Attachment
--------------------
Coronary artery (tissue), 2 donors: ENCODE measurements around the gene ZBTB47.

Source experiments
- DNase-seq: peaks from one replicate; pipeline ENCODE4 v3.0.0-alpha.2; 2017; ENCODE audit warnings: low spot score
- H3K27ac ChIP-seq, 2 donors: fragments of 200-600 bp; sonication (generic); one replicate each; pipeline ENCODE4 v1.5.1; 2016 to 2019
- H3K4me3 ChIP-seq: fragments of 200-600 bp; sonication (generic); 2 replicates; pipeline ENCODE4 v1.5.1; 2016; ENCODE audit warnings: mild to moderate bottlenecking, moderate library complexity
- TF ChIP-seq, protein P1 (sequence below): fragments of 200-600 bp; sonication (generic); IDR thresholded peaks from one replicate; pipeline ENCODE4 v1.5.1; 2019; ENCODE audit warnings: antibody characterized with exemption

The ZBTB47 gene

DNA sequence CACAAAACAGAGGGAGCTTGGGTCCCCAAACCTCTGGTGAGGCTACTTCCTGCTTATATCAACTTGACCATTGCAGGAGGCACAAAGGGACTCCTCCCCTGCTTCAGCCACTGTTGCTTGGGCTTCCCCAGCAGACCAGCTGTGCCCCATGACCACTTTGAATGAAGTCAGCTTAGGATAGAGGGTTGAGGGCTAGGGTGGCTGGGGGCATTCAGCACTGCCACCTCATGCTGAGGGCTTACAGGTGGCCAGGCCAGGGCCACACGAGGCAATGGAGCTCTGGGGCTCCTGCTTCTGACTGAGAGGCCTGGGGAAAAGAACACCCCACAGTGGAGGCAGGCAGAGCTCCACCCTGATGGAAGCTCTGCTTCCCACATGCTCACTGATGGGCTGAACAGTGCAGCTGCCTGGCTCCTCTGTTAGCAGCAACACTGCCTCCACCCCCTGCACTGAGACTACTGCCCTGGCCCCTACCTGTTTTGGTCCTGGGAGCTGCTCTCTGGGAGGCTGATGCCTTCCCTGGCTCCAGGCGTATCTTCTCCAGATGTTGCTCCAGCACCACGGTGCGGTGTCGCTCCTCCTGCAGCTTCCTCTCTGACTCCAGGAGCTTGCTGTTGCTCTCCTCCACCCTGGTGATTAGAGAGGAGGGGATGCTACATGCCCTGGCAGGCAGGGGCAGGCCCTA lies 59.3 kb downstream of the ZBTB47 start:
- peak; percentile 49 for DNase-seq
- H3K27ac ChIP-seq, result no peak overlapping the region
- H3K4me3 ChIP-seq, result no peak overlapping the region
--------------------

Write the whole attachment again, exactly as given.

Coronary artery (tissue), 2 donors: ENCODE measurements around the gene ZBTB47.

Source experiments
- DNase-seq: peaks from one replicate; pipeline ENCODE4 v3.0.0-alpha.2; 2017; ENCODE audit warnings: low spot score
- H3K27ac ChIP-seq, 2 donors: fragments of 200-600 bp; sonication (generic); one replicate each; pipeline ENCODE4 v1.5.1; 2016 to 2019
- H3K4me3 ChIP-seq: fragments of 200-600 bp; sonication (generic); 2 replicates; pipeline ENCODE4 v1.5.1; 2016; ENCODE audit warnings: mild to moderate bottlenecking, moderate library complexity
- TF ChIP-seq, protein P1 (sequence below): fragments of 200-600 bp; sonication (generic); IDR thresholded peaks from one replicate; pipeline ENCODE4 v1.5.1; 2019; ENCODE audit warnings: antibody characterized with exemption

The ZBTB47 gene

DNA sequence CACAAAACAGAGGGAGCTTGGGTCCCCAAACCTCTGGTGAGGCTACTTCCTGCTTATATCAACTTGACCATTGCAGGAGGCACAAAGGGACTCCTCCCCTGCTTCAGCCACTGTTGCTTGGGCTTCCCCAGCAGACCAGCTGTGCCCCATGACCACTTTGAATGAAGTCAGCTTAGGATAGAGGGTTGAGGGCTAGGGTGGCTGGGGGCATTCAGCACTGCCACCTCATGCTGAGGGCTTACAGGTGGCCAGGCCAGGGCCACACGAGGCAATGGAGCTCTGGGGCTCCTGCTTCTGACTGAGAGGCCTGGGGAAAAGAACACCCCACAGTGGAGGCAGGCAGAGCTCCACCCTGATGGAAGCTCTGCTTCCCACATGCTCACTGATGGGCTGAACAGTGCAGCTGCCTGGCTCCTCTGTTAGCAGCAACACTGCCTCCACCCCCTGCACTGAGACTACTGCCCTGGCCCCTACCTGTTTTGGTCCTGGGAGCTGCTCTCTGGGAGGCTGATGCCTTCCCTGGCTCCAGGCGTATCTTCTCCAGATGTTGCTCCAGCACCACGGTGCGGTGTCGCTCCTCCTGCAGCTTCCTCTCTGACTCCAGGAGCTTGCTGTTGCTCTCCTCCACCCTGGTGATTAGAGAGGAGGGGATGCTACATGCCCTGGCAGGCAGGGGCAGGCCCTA lies 59.3 kb downstream of the ZBTB47 start:
- peak; percentile 49 for DNase-seq
- H3K27ac ChIP-seq, result no peak overlapping the region
- H3K4me3 ChIP-seq, result no peak overlapping the region